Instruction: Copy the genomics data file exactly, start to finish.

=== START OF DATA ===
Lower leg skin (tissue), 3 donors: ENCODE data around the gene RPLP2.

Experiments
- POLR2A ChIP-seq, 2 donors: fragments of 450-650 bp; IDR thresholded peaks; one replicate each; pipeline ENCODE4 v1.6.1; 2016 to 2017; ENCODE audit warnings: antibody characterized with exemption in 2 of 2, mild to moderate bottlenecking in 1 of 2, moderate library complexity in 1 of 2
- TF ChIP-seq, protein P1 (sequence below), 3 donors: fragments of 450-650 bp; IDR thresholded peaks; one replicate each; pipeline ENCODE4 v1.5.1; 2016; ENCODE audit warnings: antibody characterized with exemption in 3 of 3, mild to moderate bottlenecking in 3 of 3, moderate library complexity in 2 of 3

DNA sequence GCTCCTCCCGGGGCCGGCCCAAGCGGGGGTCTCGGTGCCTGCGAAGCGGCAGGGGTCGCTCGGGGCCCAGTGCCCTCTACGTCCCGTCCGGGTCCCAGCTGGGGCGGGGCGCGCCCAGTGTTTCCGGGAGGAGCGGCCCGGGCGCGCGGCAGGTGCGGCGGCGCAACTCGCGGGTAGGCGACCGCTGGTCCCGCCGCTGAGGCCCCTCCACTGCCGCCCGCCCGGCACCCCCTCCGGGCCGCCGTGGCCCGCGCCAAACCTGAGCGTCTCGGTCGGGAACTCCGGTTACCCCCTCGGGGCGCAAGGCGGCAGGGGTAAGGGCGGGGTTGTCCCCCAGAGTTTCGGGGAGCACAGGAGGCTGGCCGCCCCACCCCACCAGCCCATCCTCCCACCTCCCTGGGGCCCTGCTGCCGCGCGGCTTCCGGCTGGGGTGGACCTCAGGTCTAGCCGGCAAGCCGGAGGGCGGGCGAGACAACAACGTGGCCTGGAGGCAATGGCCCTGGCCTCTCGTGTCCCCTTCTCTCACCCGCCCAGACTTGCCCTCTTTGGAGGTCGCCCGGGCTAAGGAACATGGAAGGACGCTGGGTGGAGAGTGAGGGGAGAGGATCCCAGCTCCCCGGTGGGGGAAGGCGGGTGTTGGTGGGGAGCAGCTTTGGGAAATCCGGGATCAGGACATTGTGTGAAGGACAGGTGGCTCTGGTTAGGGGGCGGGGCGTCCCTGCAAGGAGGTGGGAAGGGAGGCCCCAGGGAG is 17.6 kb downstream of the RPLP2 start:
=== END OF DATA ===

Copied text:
Lower leg skin (tissue), 3 donors: ENCODE data around the gene RPLP2.

Experiments
- POLR2A ChIP-seq, 2 donors: fragments of 450-650 bp; IDR thresholded peaks; one replicate each; pipeline ENCODE4 v1.6.1; 2016 to 2017; ENCODE audit warnings: antibody characterized with exemption in 2 of 2, mild to moderate bottlenecking in 1 of 2, moderate library complexity in 1 of 2
- TF ChIP-seq, protein P1 (sequence below), 3 donors: fragments of 450-650 bp; IDR thresholded peaks; one replicate each; pipeline ENCODE4 v1.5.1; 2016; ENCODE audit warnings: antibody characterized with exemption in 3 of 3, mild to moderate bottlenecking in 3 of 3, moderate library complexity in 2 of 3

DNA sequence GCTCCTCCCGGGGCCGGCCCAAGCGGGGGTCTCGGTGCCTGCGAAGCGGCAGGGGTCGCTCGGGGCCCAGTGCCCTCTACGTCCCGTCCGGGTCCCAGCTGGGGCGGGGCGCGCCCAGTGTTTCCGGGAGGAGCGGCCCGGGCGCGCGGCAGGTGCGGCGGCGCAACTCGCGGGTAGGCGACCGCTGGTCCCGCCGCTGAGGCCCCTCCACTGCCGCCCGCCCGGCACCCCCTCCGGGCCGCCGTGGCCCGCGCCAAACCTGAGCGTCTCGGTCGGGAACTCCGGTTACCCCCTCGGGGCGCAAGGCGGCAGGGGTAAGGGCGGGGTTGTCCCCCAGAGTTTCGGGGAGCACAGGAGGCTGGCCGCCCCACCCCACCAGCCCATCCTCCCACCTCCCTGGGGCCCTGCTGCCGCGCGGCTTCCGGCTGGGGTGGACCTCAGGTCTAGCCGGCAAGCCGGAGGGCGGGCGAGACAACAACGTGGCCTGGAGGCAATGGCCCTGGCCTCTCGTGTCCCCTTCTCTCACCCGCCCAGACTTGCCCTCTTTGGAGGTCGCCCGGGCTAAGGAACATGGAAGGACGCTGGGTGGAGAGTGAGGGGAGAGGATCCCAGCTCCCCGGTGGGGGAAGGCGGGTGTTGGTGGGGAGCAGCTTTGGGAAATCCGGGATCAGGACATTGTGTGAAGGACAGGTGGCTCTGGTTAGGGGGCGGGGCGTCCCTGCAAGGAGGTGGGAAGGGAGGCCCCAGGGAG is 17.6 kb downstream of the RPLP2 start: